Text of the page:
Notice: Seventh Circuit Rule 53(b)(2) States Unpublished Orders Shall Not Be Cited or Used As Precedent Except to Support a Claim of Res Judicata, Collateral Estoppel or Law of the Case in Any Federal Court Within the Circuit.travis W. Jones and Audie J. Jones, Plaintiffs-appellants, v. Alan Boyer, First Chicago Trust Company of Illinois, Andchuck Kaplan, Defendants-appellees, 61 F.3d 905 (7th Cir. 1995)Annotate this Case
Before Cummings, Coffey and Rovner, Circuit Judges.
Travis W. Jones and his spouse Audie J. Jones seek to acquire title to certain property through adverse possession. They initiated this action in the Circuit Court of Cook County, Illinois and removed to federal district court, stating the district court had jurisdiction because the action was brought pursuant to 42 U.S.C. § 1983. Plaintiffs alleged defendants violated federal civil rights laws and plaintiffs' First, Sixth, and Fourteenth amendment rights.1 The district court dismissed plaintiff's action as frivolous under 28 U.S.C. § 1915(d).
We review the district court's Sec. 1915(d) dismissal for abuse of discretion, affording an appellant's pro se pleadings a liberal construction. Denton v. Hernandez, 504 U.S. 25, 33-34 (1992). The district court may dismiss a complaint under Sec. 1915(d) only when "satisfied that the action is frivolous or malicious." 28 U.S.C. §1915(d). A complaint "is frivolous where it lacks an arguable basis in law or in fact." Neitzke v. Williams, 490 U.S. 319, 325 (1989). Having reviewed plaintiffs' complaint, we find no abuse of discretion on the part of the district court.
The district court also noted in its written order that "by simply submitting the case as a Section 1983 case, plaintiffs have done nothing to confer jurisdiction on this court." Lack of subject matter jurisdiction and dismissal under Sec. 1915(d), both of which rest on the frivolity of the claim, are two distinct grounds for dismissal. See 28 U.S.C. § 1915(d); Health Cost Controls v. Skinner, 44 F.3d 535, 537 (7th Cir. 1995) (a claim purporting to rest on federal law may be dismissed by the district court for lack of subject matter jurisdiction only when the allegations of the complaint are frivolous). Though the district court did not specify whether it was dismissing plaintiffs' complaint based upon lack of subject matter jurisdiction in addition to dismissing the complaint pursuant to Sec. 1915(d), we find the district court's lack of clarity of little consequence since we agree that plaintiffs' lawsuit is frivolous and devoid of merit.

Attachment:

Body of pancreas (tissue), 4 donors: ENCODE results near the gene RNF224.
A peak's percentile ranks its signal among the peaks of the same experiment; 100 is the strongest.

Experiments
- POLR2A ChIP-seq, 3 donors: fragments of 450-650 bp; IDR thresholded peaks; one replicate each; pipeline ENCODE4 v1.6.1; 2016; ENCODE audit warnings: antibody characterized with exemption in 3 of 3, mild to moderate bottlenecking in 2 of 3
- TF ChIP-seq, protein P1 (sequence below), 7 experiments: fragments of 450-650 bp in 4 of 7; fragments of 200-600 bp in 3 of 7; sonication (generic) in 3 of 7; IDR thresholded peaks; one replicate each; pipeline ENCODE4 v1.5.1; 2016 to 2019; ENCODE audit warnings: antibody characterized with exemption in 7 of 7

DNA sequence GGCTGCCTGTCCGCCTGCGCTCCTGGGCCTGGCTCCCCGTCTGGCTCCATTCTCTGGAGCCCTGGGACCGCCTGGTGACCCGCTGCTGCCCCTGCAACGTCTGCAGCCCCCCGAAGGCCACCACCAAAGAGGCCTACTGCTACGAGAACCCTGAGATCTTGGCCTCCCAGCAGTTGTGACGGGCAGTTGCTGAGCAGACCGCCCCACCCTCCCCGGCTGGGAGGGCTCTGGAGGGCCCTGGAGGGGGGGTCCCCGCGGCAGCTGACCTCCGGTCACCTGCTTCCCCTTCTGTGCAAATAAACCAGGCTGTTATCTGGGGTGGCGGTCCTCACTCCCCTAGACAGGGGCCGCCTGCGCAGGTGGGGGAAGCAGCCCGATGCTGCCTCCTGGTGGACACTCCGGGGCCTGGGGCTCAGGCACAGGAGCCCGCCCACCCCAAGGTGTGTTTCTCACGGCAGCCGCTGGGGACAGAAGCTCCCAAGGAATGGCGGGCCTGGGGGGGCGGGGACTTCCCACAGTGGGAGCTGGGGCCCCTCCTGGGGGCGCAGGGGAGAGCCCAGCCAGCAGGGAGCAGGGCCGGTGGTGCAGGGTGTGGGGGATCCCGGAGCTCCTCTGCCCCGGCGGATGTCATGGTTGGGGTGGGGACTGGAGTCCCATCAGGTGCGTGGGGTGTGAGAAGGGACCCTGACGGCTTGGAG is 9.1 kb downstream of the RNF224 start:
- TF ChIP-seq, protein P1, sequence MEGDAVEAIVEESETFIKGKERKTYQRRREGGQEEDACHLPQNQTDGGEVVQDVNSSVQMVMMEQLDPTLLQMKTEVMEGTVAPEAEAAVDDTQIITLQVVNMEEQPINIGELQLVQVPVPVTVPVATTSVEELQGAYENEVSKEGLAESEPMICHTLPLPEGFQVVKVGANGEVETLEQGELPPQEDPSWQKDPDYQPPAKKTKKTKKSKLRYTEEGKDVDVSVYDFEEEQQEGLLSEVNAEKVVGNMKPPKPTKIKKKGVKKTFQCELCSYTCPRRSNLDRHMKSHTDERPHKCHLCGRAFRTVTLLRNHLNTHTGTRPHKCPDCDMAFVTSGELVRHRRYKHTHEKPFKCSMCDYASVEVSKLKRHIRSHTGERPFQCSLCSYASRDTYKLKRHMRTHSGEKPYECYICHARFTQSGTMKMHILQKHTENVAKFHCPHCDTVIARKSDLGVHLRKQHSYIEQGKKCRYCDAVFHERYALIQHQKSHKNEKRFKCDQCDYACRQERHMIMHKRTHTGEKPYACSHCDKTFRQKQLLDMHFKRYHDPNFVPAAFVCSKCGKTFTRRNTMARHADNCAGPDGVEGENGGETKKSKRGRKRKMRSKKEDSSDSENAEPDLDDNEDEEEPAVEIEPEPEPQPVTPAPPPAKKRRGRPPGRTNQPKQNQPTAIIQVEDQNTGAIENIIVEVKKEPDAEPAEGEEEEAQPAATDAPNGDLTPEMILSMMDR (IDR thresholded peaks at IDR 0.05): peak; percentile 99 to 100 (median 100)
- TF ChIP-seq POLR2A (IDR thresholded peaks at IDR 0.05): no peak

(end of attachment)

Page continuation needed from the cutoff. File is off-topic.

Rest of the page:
The judgment of the district court is AFFIRMED.
After preliminary examination of the appellants' brief the court notified the parties that it had tentatively concluded that oral argument would not be helpful to the court in this case. The notice provided that any party might file a "Statement as to Need of Oral Argument." See Fed. R. App. P. 34(a); Cir. R. 34(f). Appellants have filed a statement requesting oral argument. Upon consideration of that statement, the brief, and the record, the request for oral argument is denied and the appeal is submitted on the brief and record
On appeal, plaintiffs also allege that defendants have violated the Fair Housing Act of 1968, 42 U.S.C. §§ 3604, 3605, and 3617